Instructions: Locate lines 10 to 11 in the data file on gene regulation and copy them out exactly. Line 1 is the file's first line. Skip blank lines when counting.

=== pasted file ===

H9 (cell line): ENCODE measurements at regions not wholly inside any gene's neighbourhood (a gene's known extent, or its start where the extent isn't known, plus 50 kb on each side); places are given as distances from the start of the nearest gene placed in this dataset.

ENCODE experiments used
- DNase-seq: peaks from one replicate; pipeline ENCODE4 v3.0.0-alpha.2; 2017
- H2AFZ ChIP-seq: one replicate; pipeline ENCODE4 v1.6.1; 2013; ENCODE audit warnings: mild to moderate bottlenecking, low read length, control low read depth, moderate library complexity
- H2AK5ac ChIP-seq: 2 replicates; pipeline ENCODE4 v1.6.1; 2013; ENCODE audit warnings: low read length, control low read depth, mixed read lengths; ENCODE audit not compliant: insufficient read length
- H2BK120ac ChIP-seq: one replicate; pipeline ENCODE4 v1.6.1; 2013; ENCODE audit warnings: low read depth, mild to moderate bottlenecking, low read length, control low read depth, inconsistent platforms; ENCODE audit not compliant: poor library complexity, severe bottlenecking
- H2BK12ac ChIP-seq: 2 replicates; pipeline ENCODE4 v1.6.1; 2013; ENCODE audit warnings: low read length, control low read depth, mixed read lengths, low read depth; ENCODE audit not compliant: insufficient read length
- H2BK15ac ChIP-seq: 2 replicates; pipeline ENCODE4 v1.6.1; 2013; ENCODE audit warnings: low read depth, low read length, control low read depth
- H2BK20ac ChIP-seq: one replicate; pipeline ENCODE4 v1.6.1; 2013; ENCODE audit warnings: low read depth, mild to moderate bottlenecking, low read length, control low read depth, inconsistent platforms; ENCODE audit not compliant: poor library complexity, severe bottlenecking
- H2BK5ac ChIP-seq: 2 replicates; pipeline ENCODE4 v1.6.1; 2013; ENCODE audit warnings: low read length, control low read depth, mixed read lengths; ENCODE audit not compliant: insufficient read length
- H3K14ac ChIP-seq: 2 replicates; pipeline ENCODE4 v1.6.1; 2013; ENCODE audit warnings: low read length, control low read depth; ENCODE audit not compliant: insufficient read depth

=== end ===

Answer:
- H2BK5ac ChIP-seq: 2 replicates; pipeline ENCODE4 v1.6.1; 2013; ENCODE audit warnings: low read length, control low read depth, mixed read lengths; ENCODE audit not compliant: insufficient read length
- H3K14ac ChIP-seq: 2 replicates; pipeline ENCODE4 v1.6.1; 2013; ENCODE audit warnings: low read length, control low read depth; ENCODE audit not compliant: insufficient read depth